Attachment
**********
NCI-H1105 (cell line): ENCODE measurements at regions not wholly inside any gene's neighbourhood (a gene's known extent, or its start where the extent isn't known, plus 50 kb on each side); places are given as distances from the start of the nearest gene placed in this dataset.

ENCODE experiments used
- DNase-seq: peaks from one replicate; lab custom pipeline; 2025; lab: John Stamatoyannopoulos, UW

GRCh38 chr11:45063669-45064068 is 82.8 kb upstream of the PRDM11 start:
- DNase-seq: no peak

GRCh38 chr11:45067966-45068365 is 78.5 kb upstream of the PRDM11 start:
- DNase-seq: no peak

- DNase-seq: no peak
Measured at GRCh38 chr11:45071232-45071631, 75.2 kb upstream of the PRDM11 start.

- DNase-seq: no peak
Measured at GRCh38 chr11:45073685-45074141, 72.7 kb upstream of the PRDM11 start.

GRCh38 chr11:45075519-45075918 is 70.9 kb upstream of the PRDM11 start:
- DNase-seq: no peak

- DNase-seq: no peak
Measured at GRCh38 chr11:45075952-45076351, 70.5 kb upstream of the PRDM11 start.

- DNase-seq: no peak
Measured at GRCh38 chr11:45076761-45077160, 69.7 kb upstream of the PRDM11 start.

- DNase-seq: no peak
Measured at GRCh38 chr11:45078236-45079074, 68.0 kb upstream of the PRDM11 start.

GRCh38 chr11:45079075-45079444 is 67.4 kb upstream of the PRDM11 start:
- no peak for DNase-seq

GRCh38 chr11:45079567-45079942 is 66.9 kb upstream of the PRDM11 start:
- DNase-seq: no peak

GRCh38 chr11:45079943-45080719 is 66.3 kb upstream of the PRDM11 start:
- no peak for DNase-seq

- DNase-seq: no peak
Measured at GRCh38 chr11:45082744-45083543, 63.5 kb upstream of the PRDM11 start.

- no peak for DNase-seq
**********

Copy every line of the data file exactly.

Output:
NCI-H1105 (cell line): ENCODE measurements at regions not wholly inside any gene's neighbourhood (a gene's known extent, or its start where the extent isn't known, plus 50 kb on each side); places are given as distances from the start of the nearest gene placed in this dataset.

ENCODE experiments used
- DNase-seq: peaks from one replicate; lab custom pipeline; 2025; lab: John Stamatoyannopoulos, UW

GRCh38 chr11:45063669-45064068 is 82.8 kb upstream of the PRDM11 start:
- DNase-seq: no peak

GRCh38 chr11:45067966-45068365 is 78.5 kb upstream of the PRDM11 start:
- DNase-seq: no peak

- DNase-seq: no peak
Measured at GRCh38 chr11:45071232-45071631, 75.2 kb upstream of the PRDM11 start.

- DNase-seq: no peak
Measured at GRCh38 chr11:45073685-45074141, 72.7 kb upstream of the PRDM11 start.

GRCh38 chr11:45075519-45075918 is 70.9 kb upstream of the PRDM11 start:
- DNase-seq: no peak

- DNase-seq: no peak
Measured at GRCh38 chr11:45075952-45076351, 70.5 kb upstream of the PRDM11 start.

- DNase-seq: no peak
Measured at GRCh38 chr11:45076761-45077160, 69.7 kb upstream of the PRDM11 start.

- DNase-seq: no peak
Measured at GRCh38 chr11:45078236-45079074, 68.0 kb upstream of the PRDM11 start.

GRCh38 chr11:45079075-45079444 is 67.4 kb upstream of the PRDM11 start:
- no peak for DNase-seq

GRCh38 chr11:45079567-45079942 is 66.9 kb upstream of the PRDM11 start:
- DNase-seq: no peak

GRCh38 chr11:45079943-45080719 is 66.3 kb upstream of the PRDM11 start:
- no peak for DNase-seq

- DNase-seq: no peak
Measured at GRCh38 chr11:45082744-45083543, 63.5 kb upstream of the PRDM11 start.

- no peak for DNase-seq